Why Do Nipples Get Hard?
Here's what's going on when your nips stand at attention.
You probably don't spend too much time thinking about your nipples—until they demand your attention. Maybe that's when you're working out sans shirt and all of a sudden it's like there's a pair of headlights poking out from your sports bra. Or maybe every time the temperature drops below a certain degree, you feel like they could cut glass.
But what actually causes your nipples to get hard? Just like no two women have the exact same breast shape, no one's nipples respond the same to different scenarios. But, anatomically, there is a general reason for why they occasionally stand to attention.
The Science of Why Nipples Get Hard
Anatomy time: "Underneath the nipple and areola (the area surrounding the nipple), there are tiny muscles that contract and pull on the skin and push the nipple out," says Michelle Lee, M.D., a plastic surgeon based in Beverly Hills, CA. In response to any kind of stimulation, "the sympathetic nervous system—part of the body's neural wiring that makes your heart race, skin get goosebumps, and palms sweat—sends signals to the nerves in those tiny little muscles that cause them to contract," explains Dr. Lee.
Of course, that stimulation might be sexual. You probably already know your nipples are a sensitive erogenous zone. Arousal—whether it's from physical stimulation (e.g. touch) or psychological stimulation (e.g. fantasizing about something 🔥)—triggers certain parts of your brain that "cause those muscles in your nipples to become erect, similar to the effect those aroused feelings can have on your genitals," says Heather Irobunda, M.D., an ob-gyn based in Queens, NY. In fact, one study found that nipple stimulation in women activated the genital sensory cortex, the same part of the brain turned on by stimulation of the clitoris, vagina, and cervix.
And just like a clitoris or penis, nipples are comprised of erectile tissue, a type of tissue that receives a ton of blood flow, says Dr. Irobunda. "When the genital sensory cortex is activated, that blood flow can cause that tissue to get harder or stiffer," she adds. (BTW, it is possible to have a nipple orgasm—here are nipple play tips to get you started.)
But stimulation isn't just about arousal. If your nipples get hard as rocks when the AC is on high, that's totally normal. "When the temperature drops, those tiny muscles underneath the skin contract to trap the warm air near the skin and lose less heat from radiation coming off your skin," says Dr.Lee. "This is why the areola also contracts when the nipple is exposed to the cold. The contracted skin then pushes the nipple outward."
Sometimes, it's not even about stimulation. Hormones can also make your nipples hard when there's no other obvious reason. "During your period or even ovulation, changes in your hormone levels—especially estrogen—can cause your nipples to become more sensitive or even be more prone to become harder," says Dr. Irobunda.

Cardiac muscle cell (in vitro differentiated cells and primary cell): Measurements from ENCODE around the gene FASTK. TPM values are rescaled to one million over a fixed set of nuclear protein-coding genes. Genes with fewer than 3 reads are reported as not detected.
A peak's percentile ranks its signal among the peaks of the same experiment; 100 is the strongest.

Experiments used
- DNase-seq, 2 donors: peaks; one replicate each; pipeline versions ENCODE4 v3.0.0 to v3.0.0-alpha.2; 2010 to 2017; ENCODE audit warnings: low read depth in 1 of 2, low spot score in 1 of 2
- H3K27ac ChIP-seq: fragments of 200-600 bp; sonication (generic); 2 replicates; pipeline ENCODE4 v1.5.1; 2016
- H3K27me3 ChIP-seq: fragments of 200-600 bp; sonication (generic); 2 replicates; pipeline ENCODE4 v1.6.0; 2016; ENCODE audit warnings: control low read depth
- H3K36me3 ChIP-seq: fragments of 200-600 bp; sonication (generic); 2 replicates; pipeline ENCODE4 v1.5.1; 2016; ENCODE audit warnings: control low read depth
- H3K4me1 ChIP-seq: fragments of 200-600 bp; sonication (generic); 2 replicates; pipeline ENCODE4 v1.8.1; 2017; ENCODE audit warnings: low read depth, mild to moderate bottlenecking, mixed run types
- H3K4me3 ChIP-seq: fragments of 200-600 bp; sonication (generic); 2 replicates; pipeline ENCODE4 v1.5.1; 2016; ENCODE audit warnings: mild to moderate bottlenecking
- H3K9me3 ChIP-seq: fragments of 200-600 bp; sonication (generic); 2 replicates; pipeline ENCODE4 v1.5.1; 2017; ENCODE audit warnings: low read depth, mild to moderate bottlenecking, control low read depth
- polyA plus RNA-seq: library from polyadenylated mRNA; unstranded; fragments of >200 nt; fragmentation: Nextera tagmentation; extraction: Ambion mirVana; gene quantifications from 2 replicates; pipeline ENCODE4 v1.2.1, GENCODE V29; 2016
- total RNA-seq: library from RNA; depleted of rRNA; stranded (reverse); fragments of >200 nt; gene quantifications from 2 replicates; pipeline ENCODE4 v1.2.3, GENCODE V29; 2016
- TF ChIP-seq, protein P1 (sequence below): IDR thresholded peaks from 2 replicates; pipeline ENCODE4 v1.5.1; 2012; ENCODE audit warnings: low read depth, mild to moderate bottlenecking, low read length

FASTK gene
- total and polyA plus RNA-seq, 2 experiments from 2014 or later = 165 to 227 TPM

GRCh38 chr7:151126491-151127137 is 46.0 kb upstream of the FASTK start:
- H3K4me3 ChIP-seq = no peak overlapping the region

Other hormone-related nipple changes start in pregnancy and continue through breastfeeding. "During pregnancy, the hormone progesterone causes the formation of more milk lobules and duct systems," explains Dr. Lee. And during the late stages of pregnancy, many other hormones cause the areola to get larger and the nipple to get erect in preparation for breastfeeding, she adds. "During breastfeeding, mechanical stimulation of the nipple from the baby causes the body to release oxytocin; this hormone acts on the milk glands to contract and push milk out to the baby," says Dr. Lee. (Related: 23 Celebrities Who've Gotten Real About Breastfeeding)
Do nipple piercings alter how your nipples get hard?
If you've ever seen someone with a nipple ring, their erect nipple is probably pretty obvious. Besides the fact that placing a large piercing at the base of the nipple will physically push it out, "having jewelry there causes increased sensitivity due to the constant stimulus to the nerves in the nipples," says Dr. Irobunda. A nipple piercing doesn't mean that your nipples will be hard 100 percent of the time, but it can certainly make them more noticeable and, because they're more sensitive, may become hard more easily.
If You're Concerned About Having Hard (or Not Hard) Nipples
Whatever your nipples do, there's probably no reason to be concerned. "Nipples come in all shapes and sizes, and depending on the size and position of the nipple, some nipples may appear to be never hard or always hard," says Dr. Lee. "How sensitive your nipples are to stimulus is genetically predetermined." (Note: Nipples that never get hard are commonly referred to as flat or inverted nipples.)
If you're self-conscious to the point where you don't want to take your shirt off in a workout class or at the beach, you may want to talk to your doctor.
On a more serious note, "if the nipple suddenly becomes retracted or inverted, or if you notice nipple discharge, dimpling, pain, or lump, it's important to see a doctor and figure out the reason why," says Dr. Lee. (And here's what you should know about itchy nipples.)
And "if your nipples are not only hard but painful for an extended period of time (versus during certain parts of your cycle), I would recommend going to see your doctor," says Dr. Irobunda. "This may be indicative of a larger health problem that needs to be addressed." (Related: 11 Signs of Breast Cancer Every Woman Should Know)